After reading The Wapshot Chronicle, The Wapshot Scandal was a bit of a disappointment. However, Cheever can craft a sentence like nobody's business and for that reason, the book was still a pleasure to read. While the Chronicle was a beautiful and poignant story that was also madcap and down right strange, it somehow hung together. The Wapshot Scandal come across as more of a slice of life from the late 50's - early 60's - without ever feeling like a "story". It touches on everything from a pla [...]

    12. Rafalmur

      Una radiografía de una familia y casi de un pueblo. La prosa de Cheever me recuerda a un escalpelo que va hurgando tanto el interior como el exterior de las personas. Siempre encuentro imágenes o situaciones que me hacen cerrar la novela para saborearlas y pensar en ellas. Como el final. Una pega sería algunos secundarios que no me aportaron nada.

    13. Sebastian Fortino

      Brilliant piece! Just every line, every character resonates with me. I can picture Coverly & Honora as if they're old friends. I wish there was more of them. Once again, it reads a bit like an earlier John Irving. But there's the description of Forester & a touch of the magic of Gabriel Garcia Marquez.

    14. Veronica

      After reading The Wapshot Chronicle on my first list of 100, I was so impressed, I made certain I would revisit the works of John Cheever.While The Wapshot Scandal can certainly stand on its own, having read its predecessor, I believe, made it all the more enjoyable. Cheever’s ability is like a fine needle weaving in and out of beautiful fabric to eventually reveal a thing of beauty.Cheever starts us out in St. Botolphs, Massachusetts, the home town of the Wapshot family, but takes us away on [...]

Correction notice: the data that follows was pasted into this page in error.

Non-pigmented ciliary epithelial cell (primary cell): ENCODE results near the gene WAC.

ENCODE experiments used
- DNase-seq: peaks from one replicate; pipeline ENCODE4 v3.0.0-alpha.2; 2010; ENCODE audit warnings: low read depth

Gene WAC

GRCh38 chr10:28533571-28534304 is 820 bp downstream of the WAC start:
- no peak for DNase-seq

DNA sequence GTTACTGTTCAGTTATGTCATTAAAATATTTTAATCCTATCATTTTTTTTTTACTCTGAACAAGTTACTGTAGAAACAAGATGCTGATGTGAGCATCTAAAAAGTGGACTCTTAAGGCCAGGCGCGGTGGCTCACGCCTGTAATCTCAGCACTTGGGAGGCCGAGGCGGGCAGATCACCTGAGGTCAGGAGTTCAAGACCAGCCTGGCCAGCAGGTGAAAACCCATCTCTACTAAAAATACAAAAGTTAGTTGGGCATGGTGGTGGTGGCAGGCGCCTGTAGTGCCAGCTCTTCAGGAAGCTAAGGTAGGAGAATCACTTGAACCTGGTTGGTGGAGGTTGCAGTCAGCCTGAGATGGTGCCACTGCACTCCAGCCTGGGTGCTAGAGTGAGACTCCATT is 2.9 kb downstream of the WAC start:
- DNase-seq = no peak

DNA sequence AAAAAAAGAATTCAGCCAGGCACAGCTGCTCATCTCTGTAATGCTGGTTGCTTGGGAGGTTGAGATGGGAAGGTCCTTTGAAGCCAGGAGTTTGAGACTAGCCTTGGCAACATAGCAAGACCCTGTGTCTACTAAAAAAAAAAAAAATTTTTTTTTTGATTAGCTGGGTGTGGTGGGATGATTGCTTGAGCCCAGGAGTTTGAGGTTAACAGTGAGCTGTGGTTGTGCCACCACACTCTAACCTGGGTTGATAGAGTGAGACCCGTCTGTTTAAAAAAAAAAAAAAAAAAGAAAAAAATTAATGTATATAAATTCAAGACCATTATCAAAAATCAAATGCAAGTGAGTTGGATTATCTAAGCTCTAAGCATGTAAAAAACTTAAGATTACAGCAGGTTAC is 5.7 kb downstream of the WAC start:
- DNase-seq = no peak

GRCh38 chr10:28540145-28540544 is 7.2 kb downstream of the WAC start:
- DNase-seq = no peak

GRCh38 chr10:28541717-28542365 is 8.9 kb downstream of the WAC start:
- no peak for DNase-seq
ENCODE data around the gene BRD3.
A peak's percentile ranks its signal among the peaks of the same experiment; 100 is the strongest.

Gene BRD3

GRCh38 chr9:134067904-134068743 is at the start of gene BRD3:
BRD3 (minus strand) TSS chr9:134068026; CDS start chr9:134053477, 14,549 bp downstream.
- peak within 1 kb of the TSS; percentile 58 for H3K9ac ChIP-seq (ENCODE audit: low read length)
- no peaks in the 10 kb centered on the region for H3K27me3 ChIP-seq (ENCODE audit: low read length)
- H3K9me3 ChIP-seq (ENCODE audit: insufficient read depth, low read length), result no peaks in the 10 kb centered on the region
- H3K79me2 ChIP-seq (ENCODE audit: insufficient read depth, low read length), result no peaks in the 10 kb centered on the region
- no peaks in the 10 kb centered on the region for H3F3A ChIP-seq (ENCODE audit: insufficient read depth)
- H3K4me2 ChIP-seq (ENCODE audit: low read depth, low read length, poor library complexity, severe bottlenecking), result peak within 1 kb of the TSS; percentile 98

15. Simon Mcleish

      Originally published on my blog here in August 2000.In the second half of The Wapshot Chronicle, the members of the Wapshot family central to the story had mostly died or moved away from the small New England town of St Botolphs. The Wapshot Scandal continues the story of Miles and Coverley Wapshot, the brothers who have moved away, and of their great aunt Honora, who remains. The town itself is much less important than in the other novel, except as the place which formed the personalities of th [...]

    16. John

      A wonderful writer, this was my first novel of Cheever's, and I was a bit disappointed. I suppose that it would have been beneficial to read the Wapshot Chronicles (the first in this two part series) before embarking on Scandals.This is the tale of a somewhat dysfunctional Wapshot family, initially from New England, but now dispersed to other parts. The wealthy matriarch of the clan is a vivid character who attempts to evade the IRS, after her for decades of unpaid taxes, by fleeing the country, [...]

    17. Monica

      I love me some John Cheever. The Wapshot Scandal is not my favorite of his works but still a good solid read.Cheever has this way of writing, of story telling, that pulls the reader in. He is able to make this reader sympathize with the characters even when they are doing something so bizarre or morally wrong that I still want to meet them, sit down with them and have a conversation. The Wapshots are revisited in this tale from previous that I have read but with new dynamics as they approach dif [...]